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July 28

 

My confidence is placed
in God who does not need our help
for accomplishing His designs.
Our single endeavor should be
to give ourselves to the work and to be faithful to Him, and
not to spoil His work by our shortcomings.

St. Isaac Jogues


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Saint of the day

SAINT OF THE DAY

St. Samson of Dol

In Cornwall, he converted a number of idol worshipers by mir...

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St. Samson of Dol

St. Samson is counted among the seven founding saints of Brittany. He was born in Wales, his father being the son of Amon of Demetia and Anne of Gwent, daughter of Meurig, king of Glamorgan and Gwent.

Early in life his education was entrusted to St. Illtud, the abbot of Llandtwit Fawr.

Seeking an even more austere life than this school provided, Samson moved to the island monastery of Caldey where he became a model of virtue. There, he succeeded St. Pyr as abbot.

Later, his father Amon and an uncle joined him in the monastic life. At one point he made a visit to Ireland, and on his return, with his father and uncle retired to a hermittage.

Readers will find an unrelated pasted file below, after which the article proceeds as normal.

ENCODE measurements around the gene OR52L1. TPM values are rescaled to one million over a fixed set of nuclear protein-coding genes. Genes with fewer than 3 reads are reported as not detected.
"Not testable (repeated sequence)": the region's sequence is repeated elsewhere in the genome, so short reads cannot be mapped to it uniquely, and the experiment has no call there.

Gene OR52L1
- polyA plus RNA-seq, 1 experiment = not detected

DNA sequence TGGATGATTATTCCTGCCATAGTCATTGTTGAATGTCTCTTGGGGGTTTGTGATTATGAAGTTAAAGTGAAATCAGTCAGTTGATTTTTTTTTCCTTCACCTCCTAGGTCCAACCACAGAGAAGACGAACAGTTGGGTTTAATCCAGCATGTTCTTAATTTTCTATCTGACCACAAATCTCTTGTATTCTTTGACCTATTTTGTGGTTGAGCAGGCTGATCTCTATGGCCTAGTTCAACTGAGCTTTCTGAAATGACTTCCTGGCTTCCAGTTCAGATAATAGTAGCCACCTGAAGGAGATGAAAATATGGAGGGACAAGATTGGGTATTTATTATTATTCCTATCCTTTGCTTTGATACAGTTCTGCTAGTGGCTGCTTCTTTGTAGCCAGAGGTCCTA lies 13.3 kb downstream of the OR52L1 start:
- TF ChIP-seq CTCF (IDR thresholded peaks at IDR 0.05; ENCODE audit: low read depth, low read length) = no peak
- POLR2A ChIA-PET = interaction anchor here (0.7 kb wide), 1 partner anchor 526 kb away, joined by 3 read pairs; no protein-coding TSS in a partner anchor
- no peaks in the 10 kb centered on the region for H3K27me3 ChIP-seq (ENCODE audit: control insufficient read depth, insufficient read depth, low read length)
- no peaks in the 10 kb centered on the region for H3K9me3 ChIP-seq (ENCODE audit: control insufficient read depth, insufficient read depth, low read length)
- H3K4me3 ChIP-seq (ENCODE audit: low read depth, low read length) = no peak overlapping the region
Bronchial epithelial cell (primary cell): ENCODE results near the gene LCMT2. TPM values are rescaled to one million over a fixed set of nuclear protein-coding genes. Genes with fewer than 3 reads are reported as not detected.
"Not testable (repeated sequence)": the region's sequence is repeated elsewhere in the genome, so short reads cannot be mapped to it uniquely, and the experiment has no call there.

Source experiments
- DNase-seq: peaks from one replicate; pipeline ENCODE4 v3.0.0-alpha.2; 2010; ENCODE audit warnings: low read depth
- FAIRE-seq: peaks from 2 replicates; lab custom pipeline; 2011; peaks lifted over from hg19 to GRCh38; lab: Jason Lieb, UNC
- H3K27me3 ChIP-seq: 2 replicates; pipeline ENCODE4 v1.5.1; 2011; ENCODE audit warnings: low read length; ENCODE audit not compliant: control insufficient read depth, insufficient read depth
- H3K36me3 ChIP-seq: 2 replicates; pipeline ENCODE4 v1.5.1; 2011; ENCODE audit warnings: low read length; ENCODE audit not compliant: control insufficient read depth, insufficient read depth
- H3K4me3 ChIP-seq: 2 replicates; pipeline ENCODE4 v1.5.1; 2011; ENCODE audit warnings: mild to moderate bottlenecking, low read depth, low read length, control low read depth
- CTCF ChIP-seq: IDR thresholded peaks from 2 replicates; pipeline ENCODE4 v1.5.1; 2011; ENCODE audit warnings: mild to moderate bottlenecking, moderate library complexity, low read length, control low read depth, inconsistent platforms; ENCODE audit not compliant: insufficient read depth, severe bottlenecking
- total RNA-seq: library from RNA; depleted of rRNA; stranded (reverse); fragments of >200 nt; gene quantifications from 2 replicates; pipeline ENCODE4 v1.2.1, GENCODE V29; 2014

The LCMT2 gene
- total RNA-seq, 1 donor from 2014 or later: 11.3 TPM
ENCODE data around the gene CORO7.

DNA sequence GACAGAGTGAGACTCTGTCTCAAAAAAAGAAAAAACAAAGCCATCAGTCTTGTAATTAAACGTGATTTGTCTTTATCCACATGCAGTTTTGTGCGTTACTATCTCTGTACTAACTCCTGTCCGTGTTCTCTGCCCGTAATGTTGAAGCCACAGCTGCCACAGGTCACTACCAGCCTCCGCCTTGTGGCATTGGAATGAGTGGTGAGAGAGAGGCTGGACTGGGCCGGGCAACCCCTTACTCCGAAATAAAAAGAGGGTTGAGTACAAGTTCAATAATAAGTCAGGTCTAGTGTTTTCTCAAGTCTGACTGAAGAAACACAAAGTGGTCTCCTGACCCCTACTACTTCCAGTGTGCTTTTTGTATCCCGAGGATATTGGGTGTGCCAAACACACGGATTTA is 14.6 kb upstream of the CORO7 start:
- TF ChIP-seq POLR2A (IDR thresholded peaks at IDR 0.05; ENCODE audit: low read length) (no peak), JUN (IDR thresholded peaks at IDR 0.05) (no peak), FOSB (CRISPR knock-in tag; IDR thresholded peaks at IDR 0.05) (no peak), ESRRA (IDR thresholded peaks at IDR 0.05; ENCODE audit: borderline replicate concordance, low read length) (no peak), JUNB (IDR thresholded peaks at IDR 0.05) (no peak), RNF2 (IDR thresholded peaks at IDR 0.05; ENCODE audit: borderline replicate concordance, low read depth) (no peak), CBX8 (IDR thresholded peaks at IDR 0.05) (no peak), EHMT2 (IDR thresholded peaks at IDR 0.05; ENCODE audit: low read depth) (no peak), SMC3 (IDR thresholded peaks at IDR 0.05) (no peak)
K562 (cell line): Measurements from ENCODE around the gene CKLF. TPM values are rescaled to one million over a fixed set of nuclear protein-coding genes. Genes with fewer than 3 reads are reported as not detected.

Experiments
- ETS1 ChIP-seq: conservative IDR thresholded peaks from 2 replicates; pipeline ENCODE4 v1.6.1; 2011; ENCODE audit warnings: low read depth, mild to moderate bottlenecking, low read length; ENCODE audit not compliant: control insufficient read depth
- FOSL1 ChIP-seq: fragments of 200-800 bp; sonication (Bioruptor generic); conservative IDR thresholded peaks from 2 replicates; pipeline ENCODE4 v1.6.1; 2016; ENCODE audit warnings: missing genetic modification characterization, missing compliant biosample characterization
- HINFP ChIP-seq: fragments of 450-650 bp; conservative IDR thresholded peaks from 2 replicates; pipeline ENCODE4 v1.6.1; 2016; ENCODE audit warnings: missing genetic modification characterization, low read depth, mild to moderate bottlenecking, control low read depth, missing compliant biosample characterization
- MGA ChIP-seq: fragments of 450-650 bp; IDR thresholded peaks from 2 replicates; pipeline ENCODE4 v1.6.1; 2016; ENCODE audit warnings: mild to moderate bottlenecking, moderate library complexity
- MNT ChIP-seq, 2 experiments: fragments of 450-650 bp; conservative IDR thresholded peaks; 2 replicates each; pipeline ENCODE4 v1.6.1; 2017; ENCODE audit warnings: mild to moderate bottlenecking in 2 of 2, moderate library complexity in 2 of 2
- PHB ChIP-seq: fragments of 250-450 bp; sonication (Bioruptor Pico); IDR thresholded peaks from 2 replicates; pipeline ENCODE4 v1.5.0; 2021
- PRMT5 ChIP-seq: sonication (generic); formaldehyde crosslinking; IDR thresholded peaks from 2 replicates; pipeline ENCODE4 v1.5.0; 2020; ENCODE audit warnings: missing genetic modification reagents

But his peace did not last. He was again made abbot, and was subsequently consecrated bishop by St. Dubricius. After a vision instructing him to travel beyond the sea, he sailed for Cornwall, converting a number of idol worshipers by miraculously restoring a boy who had been thrown by a horse.

He founded a couple of churches, after which he sailed for Brittany possibly visiting the Scilly Islands, one of which is named after him.


In Brittany he traveled extensively preaching and teaching, and working many miracles. A town in Guernsey bears his name. He founded two monasteries, one in Dol and another in Normandy. While visiting Paris he attracted the notice of King Childebert who is said to have appointed him bishop of Dol. Samson died peacefully among his monks in the year 565.

Photo by: Humphrey Bolton

Weekly Story

WEEKLY STORY

In the Secret of the Rosary, St. Louis de Montfort relates t...

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The Rosary and the Possessed Girl